Next I have a stack of right angle units capped with a sized paint bottle module (for small bottles – ie Andrea, Vallejo, etc), followed by a 5 drawer unit which is great for tubes of putty and spools of wire, clamps, etc.. Then by an open shelf unit that I have a variety of model parts, bottles and oversized things stashed in, and I repeated this sequence again two more levels down – see the close up photo.
This stack is followed by stack made up of a 6 drawer unit, a three drawer unit, a double level display /storage unit and another shelf unit – this time open for random sized containers – but be aware that there is no prefab hole here to keep a bottle falling off of a shelf. I really like the storage units – I finally have a visual place to put half finished (or half started) projects where I can glean inspiration and have it right in front of me to remind me to work on it! These come in double and single level units as you will see. Next more paint, a six drawer and double over a three drawer unit.
On to the center section
This center view really demonstrates the superior storage capabilities of the Hobby Zone “system” as I like to call it. Notice the paper towel unit with serrated flap. Its measured for European rolls, so actually using it for paper towel is more of a challenge – Wal-Mart sells a mini roll - but I have three such units for spools of sanding tape, wire masking tape – a terrific solution! Here you can also see the double display next to a single display (to its right), followed by another right angle corner unit.
Finally the last leg
Really more of the same but this “wing” utilizes the large bottle tops which accommodate larger Vallejo and Life Colour paint tubs. I use the small display units for tools and solvents or glues too. Here I placed that magnetic strip at the end as I ran out of space to stack another set of corner drawers. You will notice that above this wing is one of the old shelves from the original configuration, cut down and adding a power strip and lights and room for larger bottles, rattle cans, etc.
So this then, is the set-up. So what makes this a review, and why do I heartily recommend this system? These units can build you a simple or a complex bend set-up. It’s totally customizable to meet any modeler’s needs. It took me a couple weekends of shop time to build everything – the Gorilla Glue sets and dries pretty quickly which helped move it along. Inserting the magnets was no big deal – I did a stack at a time next to the previous stack to make sure they were oriented the correct way round to clip to the stack before.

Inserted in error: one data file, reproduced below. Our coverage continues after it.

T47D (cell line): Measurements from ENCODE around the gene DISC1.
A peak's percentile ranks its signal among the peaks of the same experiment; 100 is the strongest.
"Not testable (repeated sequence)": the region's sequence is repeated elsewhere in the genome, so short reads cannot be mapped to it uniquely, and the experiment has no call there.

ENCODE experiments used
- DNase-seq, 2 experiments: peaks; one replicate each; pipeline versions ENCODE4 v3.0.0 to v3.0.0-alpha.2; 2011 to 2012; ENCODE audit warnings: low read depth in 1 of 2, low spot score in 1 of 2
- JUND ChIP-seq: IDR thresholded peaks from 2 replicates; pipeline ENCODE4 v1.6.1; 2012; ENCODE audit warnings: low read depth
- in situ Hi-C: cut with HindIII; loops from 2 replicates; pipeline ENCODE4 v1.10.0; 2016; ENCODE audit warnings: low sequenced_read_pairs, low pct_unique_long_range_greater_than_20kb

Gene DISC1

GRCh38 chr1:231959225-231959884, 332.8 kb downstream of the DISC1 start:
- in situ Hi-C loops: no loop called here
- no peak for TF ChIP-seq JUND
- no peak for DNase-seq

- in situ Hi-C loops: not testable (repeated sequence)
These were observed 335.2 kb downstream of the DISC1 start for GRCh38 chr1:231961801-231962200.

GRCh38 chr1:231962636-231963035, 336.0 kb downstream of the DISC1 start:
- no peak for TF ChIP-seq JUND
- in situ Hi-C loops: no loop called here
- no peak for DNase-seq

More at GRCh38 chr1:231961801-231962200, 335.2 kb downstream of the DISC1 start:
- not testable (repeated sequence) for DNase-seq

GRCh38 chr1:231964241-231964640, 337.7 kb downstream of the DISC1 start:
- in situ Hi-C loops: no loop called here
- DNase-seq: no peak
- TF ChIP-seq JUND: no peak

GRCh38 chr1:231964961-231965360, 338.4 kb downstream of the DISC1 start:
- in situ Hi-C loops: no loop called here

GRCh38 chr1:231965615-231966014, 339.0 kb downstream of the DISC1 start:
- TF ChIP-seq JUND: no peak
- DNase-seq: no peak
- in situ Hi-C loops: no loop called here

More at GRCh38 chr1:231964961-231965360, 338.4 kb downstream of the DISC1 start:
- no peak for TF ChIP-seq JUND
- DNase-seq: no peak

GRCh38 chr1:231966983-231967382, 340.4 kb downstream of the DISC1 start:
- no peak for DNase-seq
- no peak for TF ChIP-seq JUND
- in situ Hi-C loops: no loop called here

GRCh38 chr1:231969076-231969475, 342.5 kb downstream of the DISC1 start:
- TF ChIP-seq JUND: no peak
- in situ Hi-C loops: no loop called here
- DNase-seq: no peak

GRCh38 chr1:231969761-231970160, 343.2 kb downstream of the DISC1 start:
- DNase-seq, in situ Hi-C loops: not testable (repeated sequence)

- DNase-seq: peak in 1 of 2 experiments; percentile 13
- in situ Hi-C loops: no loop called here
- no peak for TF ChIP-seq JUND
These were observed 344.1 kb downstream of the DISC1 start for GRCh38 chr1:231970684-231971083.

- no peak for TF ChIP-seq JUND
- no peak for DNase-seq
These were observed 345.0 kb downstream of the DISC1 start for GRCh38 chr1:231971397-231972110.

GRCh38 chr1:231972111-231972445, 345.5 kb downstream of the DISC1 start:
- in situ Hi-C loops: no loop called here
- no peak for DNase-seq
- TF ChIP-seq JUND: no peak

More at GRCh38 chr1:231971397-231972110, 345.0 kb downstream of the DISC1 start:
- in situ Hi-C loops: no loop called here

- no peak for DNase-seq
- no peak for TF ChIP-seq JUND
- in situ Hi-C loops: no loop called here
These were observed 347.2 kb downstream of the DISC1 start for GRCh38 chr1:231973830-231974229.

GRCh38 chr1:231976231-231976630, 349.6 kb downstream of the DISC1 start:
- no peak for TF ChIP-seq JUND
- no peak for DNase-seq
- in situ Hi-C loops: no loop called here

I can’t say that I will keep this set up the way it currently is – my plan is to use it for a while and see what I want closer to hand. For example, one three drawer unit has all my sanding sticks, flexi-files, etc… Another has all my tubing, antenna wires, and three drawers are filled with Humbrol tins – the three drawer units are perfect for these tinlets. I have decals in one too. The six drawer units hold scratch building materials, and a whole six drawer unit is filled with Grandt Line and MV Lenses!
I think the most remarkable and helpful characteristic of these units is that materials that once were in a drawer underneath, or in a closet, are now visible and easily accessible – saving time, money (from over buying) and frustration. I have a label maker that prints white labels and black letters, and I may even label drawers. Another really nice aspect here is that I can swap similar drawers without moving the parent units, too. I suspect that users may even have some insight toward new or additional units over time.
Hobby Zone products have really changed my attitude and primed my enthusiasm toward modeling. I can’t recommend these units strongly enough to fellow modelers. What you see here is really only a sampling. Hobby Zone makes wall hang-able paint racks, free standing work stations (you will notice I had made my own of oak some time ago – D’oh!), and offers third party extra hands. They are customer service oriented folks that want to improve your model building experience. Give them a go!!!